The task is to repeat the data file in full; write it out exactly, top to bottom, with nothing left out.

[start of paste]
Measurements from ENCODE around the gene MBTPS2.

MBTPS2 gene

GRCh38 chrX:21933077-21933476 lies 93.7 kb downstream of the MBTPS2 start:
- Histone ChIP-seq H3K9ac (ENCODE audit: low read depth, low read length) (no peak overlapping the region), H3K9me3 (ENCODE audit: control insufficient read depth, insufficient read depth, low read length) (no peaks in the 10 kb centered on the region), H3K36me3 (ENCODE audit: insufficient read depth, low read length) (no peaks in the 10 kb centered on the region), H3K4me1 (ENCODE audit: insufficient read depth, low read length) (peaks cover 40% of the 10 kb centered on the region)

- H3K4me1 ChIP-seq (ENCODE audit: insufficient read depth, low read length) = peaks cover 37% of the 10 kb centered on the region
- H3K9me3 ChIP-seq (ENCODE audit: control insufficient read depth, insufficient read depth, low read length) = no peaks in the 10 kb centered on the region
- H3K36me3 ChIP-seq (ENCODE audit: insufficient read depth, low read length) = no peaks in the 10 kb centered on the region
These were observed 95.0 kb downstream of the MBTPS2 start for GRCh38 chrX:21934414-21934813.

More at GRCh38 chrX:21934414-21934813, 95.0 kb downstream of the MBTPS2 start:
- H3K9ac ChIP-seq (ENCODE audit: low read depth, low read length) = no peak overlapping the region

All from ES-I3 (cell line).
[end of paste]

Measurements from ENCODE around the gene MBTPS2.

MBTPS2 gene

GRCh38 chrX:21933077-21933476 lies 93.7 kb downstream of the MBTPS2 start:
- Histone ChIP-seq H3K9ac (ENCODE audit: low read depth, low read length) (no peak overlapping the region), H3K9me3 (ENCODE audit: control insufficient read depth, insufficient read depth, low read length) (no peaks in the 10 kb centered on the region), H3K36me3 (ENCODE audit: insufficient read depth, low read length) (no peaks in the 10 kb centered on the region), H3K4me1 (ENCODE audit: insufficient read depth, low read length) (peaks cover 40% of the 10 kb centered on the region)

- H3K4me1 ChIP-seq (ENCODE audit: insufficient read depth, low read length) = peaks cover 37% of the 10 kb centered on the region
- H3K9me3 ChIP-seq (ENCODE audit: control insufficient read depth, insufficient read depth, low read length) = no peaks in the 10 kb centered on the region
- H3K36me3 ChIP-seq (ENCODE audit: insufficient read depth, low read length) = no peaks in the 10 kb centered on the region
These were observed 95.0 kb downstream of the MBTPS2 start for GRCh38 chrX:21934414-21934813.

More at GRCh38 chrX:21934414-21934813, 95.0 kb downstream of the MBTPS2 start:
- H3K9ac ChIP-seq (ENCODE audit: low read depth, low read length) = no peak overlapping the region

All from ES-I3 (cell line).